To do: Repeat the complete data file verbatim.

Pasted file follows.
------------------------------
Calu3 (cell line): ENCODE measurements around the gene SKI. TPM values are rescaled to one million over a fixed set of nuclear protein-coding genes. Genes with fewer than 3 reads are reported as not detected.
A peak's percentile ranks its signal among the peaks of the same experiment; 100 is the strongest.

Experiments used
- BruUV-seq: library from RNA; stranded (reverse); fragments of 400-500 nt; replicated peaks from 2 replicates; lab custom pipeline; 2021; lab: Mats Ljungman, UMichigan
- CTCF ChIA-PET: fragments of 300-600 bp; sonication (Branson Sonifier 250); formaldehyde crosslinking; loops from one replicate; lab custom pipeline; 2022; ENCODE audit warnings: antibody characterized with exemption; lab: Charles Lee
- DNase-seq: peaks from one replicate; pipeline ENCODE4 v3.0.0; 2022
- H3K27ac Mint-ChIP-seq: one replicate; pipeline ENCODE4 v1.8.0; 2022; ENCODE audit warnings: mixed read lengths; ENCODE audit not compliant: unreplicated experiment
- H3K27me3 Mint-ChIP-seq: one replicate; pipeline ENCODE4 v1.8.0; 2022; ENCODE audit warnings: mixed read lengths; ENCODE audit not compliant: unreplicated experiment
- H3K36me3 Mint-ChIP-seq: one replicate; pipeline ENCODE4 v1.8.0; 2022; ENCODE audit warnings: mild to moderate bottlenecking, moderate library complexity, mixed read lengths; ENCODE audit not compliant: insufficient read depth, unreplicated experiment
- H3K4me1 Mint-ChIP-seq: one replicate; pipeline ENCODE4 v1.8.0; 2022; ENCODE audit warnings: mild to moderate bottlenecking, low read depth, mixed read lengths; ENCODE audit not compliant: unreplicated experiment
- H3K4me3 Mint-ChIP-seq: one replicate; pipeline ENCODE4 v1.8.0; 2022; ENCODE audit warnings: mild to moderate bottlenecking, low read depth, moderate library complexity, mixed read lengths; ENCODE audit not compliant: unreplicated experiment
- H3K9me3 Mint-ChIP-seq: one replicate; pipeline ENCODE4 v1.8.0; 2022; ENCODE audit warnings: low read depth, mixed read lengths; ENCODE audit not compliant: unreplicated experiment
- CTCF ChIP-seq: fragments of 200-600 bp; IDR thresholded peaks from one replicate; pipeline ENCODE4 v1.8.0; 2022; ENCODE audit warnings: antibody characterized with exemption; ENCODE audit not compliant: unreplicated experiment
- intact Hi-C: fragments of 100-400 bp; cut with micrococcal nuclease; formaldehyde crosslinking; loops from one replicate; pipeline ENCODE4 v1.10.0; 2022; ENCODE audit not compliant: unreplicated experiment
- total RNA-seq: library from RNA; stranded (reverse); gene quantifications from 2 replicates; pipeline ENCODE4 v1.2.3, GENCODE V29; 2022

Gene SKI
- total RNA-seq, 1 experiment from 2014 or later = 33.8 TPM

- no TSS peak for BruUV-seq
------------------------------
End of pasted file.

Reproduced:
Calu3 (cell line): ENCODE measurements around the gene SKI. TPM values are rescaled to one million over a fixed set of nuclear protein-coding genes. Genes with fewer than 3 reads are reported as not detected.
A peak's percentile ranks its signal among the peaks of the same experiment; 100 is the strongest.

Experiments used
- BruUV-seq: library from RNA; stranded (reverse); fragments of 400-500 nt; replicated peaks from 2 replicates; lab custom pipeline; 2021; lab: Mats Ljungman, UMichigan
- CTCF ChIA-PET: fragments of 300-600 bp; sonication (Branson Sonifier 250); formaldehyde crosslinking; loops from one replicate; lab custom pipeline; 2022; ENCODE audit warnings: antibody characterized with exemption; lab: Charles Lee
- DNase-seq: peaks from one replicate; pipeline ENCODE4 v3.0.0; 2022
- H3K27ac Mint-ChIP-seq: one replicate; pipeline ENCODE4 v1.8.0; 2022; ENCODE audit warnings: mixed read lengths; ENCODE audit not compliant: unreplicated experiment
- H3K27me3 Mint-ChIP-seq: one replicate; pipeline ENCODE4 v1.8.0; 2022; ENCODE audit warnings: mixed read lengths; ENCODE audit not compliant: unreplicated experiment
- H3K36me3 Mint-ChIP-seq: one replicate; pipeline ENCODE4 v1.8.0; 2022; ENCODE audit warnings: mild to moderate bottlenecking, moderate library complexity, mixed read lengths; ENCODE audit not compliant: insufficient read depth, unreplicated experiment
- H3K4me1 Mint-ChIP-seq: one replicate; pipeline ENCODE4 v1.8.0; 2022; ENCODE audit warnings: mild to moderate bottlenecking, low read depth, mixed read lengths; ENCODE audit not compliant: unreplicated experiment
- H3K4me3 Mint-ChIP-seq: one replicate; pipeline ENCODE4 v1.8.0; 2022; ENCODE audit warnings: mild to moderate bottlenecking, low read depth, moderate library complexity, mixed read lengths; ENCODE audit not compliant: unreplicated experiment
- H3K9me3 Mint-ChIP-seq: one replicate; pipeline ENCODE4 v1.8.0; 2022; ENCODE audit warnings: low read depth, mixed read lengths; ENCODE audit not compliant: unreplicated experiment
- CTCF ChIP-seq: fragments of 200-600 bp; IDR thresholded peaks from one replicate; pipeline ENCODE4 v1.8.0; 2022; ENCODE audit warnings: antibody characterized with exemption; ENCODE audit not compliant: unreplicated experiment
- intact Hi-C: fragments of 100-400 bp; cut with micrococcal nuclease; formaldehyde crosslinking; loops from one replicate; pipeline ENCODE4 v1.10.0; 2022; ENCODE audit not compliant: unreplicated experiment
- total RNA-seq: library from RNA; stranded (reverse); gene quantifications from 2 replicates; pipeline ENCODE4 v1.2.3, GENCODE V29; 2022

Gene SKI
- total RNA-seq, 1 experiment from 2014 or later = 33.8 TPM

- no TSS peak for BruUV-seq